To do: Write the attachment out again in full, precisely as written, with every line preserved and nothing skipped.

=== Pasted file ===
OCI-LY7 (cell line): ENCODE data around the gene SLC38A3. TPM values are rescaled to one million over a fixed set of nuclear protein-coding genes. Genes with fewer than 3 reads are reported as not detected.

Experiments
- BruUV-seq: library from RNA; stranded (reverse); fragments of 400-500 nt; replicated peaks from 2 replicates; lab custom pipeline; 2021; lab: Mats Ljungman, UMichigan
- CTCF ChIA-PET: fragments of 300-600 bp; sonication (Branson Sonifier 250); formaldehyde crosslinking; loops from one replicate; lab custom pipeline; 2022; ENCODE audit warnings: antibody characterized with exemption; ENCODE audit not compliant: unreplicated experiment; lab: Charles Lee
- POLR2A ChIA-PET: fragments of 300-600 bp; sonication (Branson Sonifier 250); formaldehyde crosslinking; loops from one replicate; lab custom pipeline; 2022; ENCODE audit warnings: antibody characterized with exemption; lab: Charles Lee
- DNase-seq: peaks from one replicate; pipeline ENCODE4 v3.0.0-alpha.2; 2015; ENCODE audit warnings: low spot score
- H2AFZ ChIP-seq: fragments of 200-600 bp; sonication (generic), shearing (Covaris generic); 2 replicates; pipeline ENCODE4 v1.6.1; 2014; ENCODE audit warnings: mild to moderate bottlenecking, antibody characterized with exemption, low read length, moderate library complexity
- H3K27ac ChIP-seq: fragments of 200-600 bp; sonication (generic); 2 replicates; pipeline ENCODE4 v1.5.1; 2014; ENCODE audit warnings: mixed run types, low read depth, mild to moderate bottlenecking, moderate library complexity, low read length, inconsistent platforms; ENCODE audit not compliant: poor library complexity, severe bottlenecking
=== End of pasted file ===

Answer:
OCI-LY7 (cell line): ENCODE data around the gene SLC38A3. TPM values are rescaled to one million over a fixed set of nuclear protein-coding genes. Genes with fewer than 3 reads are reported as not detected.

Experiments
- BruUV-seq: library from RNA; stranded (reverse); fragments of 400-500 nt; replicated peaks from 2 replicates; lab custom pipeline; 2021; lab: Mats Ljungman, UMichigan
- CTCF ChIA-PET: fragments of 300-600 bp; sonication (Branson Sonifier 250); formaldehyde crosslinking; loops from one replicate; lab custom pipeline; 2022; ENCODE audit warnings: antibody characterized with exemption; ENCODE audit not compliant: unreplicated experiment; lab: Charles Lee
- POLR2A ChIA-PET: fragments of 300-600 bp; sonication (Branson Sonifier 250); formaldehyde crosslinking; loops from one replicate; lab custom pipeline; 2022; ENCODE audit warnings: antibody characterized with exemption; lab: Charles Lee
- DNase-seq: peaks from one replicate; pipeline ENCODE4 v3.0.0-alpha.2; 2015; ENCODE audit warnings: low spot score
- H2AFZ ChIP-seq: fragments of 200-600 bp; sonication (generic), shearing (Covaris generic); 2 replicates; pipeline ENCODE4 v1.6.1; 2014; ENCODE audit warnings: mild to moderate bottlenecking, antibody characterized with exemption, low read length, moderate library complexity
- H3K27ac ChIP-seq: fragments of 200-600 bp; sonication (generic); 2 replicates; pipeline ENCODE4 v1.5.1; 2014; ENCODE audit warnings: mixed run types, low read depth, mild to moderate bottlenecking, moderate library complexity, low read length, inconsistent platforms; ENCODE audit not compliant: poor library complexity, severe bottlenecking